Georgina Lloyd, pictured with an Apsara dancer at Angkor Wat, says planners often overlook the “intangible cultural heritage” of Angkor Wat.
A SERIES of meetings of academics, ambassadors, and government members in Siem Reap this week focused on how to best preserve the ancient site of Angkor in the face of rising tourism and development.
On Sunday, Georgina Lloyd, a PhD candidate at the University of Sydney and fellow for the United Nations Educational, Scientific and Cultural Organisation in Siem Reap, coordinated talks on safeguarding Cambodia's intangible cultural heritage.
Lloyd gave a lecture on how intangible cultural heritage - or the knowledge, beliefs, rituals and traditional practices of a culture - are often ignored when a site is planned, restored, excavated and presented to tourists.
"There is a complex belief structure tied to Angkor and many local inhabitants believe that guardian spirits still reside in the temples today," she said. "Yet there is a complete lack of awareness of the contemporary meaning of Angkor."
Lloyd gave examples of tourists who, completely oblivious to the contemporary spiritual significance of Angkor, fail to remove their shoes and hats, and who step over Cambodians making offerings. "We know Angkor is not a dead site, so why should it be presented as the Angkor archaeological site," she asked.
The intangible cultural heritage surrounding the temples is not only often ignored by tourists but, Lloyd believes, has also been dismissed by the Cambodian government.
"There is a perceived conflict between tourism and the activities of the local community," she said.
As a result, certain cultural practices have been banned.
We don't want to lose a vital part of our culture, but others think the future of cambodia lies elsewhere.
Lloyd told the Post that she and her colleagues found that "monks have been specifically told not to disturb tourists by entering the temple to learn the dharma".
In addition, she said no one inside Angkor Wat is allowed "to build stupas for families, conduct ordination processions or build new structures".
Lloyd said several Cambodians told her they had been informed that they were "in the way of the tourists" when they burn incense at the temples.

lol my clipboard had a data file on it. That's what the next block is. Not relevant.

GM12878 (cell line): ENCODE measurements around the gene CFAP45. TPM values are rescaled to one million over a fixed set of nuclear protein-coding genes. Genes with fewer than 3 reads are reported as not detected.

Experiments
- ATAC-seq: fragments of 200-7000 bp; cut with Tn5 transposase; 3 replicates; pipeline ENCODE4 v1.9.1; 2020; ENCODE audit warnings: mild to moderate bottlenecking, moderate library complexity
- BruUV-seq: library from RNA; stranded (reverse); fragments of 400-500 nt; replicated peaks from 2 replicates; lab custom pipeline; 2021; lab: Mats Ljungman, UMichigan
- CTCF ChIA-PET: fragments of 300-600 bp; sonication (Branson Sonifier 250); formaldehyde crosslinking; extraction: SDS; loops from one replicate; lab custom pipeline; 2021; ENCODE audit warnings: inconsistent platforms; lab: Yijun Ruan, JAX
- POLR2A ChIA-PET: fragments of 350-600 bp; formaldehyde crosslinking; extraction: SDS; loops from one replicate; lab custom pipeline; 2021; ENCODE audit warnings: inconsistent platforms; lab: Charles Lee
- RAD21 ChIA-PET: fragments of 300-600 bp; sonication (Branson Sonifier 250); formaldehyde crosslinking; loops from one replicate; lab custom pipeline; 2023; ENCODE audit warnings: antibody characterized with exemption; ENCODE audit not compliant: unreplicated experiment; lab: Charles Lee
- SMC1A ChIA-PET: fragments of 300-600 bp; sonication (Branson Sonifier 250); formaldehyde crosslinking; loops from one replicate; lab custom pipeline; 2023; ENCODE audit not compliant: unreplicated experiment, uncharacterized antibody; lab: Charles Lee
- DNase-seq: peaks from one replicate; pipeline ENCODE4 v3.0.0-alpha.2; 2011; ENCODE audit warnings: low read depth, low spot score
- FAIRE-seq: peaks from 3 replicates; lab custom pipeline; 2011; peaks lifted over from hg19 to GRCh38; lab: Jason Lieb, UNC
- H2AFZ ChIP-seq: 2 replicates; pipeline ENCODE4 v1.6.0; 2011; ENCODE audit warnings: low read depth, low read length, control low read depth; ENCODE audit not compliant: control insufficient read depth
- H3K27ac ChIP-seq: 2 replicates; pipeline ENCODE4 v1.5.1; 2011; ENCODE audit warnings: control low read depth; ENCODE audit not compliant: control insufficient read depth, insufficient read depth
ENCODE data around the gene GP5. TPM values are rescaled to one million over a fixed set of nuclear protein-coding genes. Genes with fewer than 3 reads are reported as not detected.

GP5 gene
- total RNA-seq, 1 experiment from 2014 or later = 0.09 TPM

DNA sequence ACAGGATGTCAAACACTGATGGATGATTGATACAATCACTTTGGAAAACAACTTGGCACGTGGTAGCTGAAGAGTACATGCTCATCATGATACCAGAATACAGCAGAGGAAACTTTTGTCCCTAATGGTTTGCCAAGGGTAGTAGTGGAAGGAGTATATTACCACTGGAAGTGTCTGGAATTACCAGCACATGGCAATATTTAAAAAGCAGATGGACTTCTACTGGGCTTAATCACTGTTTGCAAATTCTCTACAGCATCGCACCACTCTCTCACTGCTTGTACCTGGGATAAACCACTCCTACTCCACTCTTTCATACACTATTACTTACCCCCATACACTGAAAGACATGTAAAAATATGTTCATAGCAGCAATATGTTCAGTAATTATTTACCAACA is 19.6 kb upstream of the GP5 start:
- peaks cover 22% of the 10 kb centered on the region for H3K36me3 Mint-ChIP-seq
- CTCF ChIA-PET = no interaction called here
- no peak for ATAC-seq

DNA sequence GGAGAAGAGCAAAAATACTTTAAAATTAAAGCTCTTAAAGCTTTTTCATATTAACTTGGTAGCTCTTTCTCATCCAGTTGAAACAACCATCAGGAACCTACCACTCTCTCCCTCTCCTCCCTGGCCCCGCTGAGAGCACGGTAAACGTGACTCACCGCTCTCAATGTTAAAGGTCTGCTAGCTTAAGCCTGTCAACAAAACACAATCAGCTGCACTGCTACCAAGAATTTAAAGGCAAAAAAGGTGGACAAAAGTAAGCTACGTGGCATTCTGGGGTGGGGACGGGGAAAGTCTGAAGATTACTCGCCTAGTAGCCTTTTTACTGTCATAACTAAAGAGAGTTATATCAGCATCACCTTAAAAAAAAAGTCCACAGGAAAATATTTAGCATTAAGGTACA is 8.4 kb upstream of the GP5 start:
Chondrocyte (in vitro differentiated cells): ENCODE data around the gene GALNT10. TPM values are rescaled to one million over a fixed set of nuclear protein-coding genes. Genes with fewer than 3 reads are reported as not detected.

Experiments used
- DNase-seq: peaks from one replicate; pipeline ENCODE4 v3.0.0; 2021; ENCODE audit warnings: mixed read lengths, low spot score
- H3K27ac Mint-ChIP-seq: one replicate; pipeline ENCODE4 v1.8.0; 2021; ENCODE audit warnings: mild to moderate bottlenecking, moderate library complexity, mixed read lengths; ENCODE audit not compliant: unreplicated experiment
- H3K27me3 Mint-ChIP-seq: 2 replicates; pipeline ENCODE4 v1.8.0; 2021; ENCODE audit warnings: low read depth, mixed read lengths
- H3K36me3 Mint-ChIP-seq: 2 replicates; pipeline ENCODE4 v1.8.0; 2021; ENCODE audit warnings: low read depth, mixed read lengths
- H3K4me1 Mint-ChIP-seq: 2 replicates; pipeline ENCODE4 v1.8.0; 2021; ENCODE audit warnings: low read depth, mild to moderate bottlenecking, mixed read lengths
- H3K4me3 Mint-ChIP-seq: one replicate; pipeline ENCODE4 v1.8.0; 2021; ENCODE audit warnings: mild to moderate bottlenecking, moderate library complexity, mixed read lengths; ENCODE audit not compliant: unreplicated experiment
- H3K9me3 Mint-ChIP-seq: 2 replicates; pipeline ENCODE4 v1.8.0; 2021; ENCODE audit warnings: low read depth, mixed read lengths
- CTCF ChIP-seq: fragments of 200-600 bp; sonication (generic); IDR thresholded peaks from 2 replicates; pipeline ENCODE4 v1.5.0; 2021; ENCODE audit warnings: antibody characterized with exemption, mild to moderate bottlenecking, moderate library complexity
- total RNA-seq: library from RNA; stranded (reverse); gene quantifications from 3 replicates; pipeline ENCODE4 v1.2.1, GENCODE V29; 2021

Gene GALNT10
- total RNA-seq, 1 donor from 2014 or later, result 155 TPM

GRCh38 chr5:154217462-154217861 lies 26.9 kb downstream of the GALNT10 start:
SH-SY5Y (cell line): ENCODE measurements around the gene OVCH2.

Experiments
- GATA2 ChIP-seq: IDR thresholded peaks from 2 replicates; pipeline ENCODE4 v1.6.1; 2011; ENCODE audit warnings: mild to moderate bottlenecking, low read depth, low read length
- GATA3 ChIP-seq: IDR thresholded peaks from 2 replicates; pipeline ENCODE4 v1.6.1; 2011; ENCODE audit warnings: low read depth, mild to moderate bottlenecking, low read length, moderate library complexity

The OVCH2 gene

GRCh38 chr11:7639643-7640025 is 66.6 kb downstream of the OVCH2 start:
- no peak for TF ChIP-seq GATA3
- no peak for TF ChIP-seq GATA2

Community practices ignored
The links between the ancient Angkorian landscape and contemporary agricultural practices are also being lost, Lloyd said, noting there were bans on growing rice and fishing in areas surrounding the temples.
"Often laws and decrees are passed that affect Angkor without paying attention to the local community," she said.
Im Sokrithy, a researcher for the Apsara authority, spoke about how the agricultural practices depicted on the walls of the Angkor temples, another aspect of intangible cultural heritage, are still carried out by Cambodians.
Activities engraved onto the temples like oxcart production, wood-carving and alcohol-brewing are still relevant today.
"There's a tension because we want to preserve these practices, through legislation, but this also freezes and isolates them," said Dr Damian Evans, director of the University of Sydney's Robert Christie Research Centre.
"We don't want to lose a vital part of our culture, but others think the future of Cambodia lies elsewhere," he said.
Meanwhile, the best ways to protect the tangible site of Angkor was discussed on Monday, at the 15th plenary session of the International Coordinating Committee for the Safeguarding of the Historic Site of Angkor.
Deputy Prime Minister Sok An, who chairs the National Apsara Authority, stressed the importance of protecting the forests and restoring the Western Baray, an historic reservoir with economic significance.
Although the revenues from tourism are extremely important, the goal of sustainable development is paramount in the minds of legislators and academics, he said.
Policy recommendations approved at the ICC plenary session included proposals to restore the Angkor Wat causeway dike, study the overfilling of the Western Baray and manage the forestry cover of Koh Ker mountain.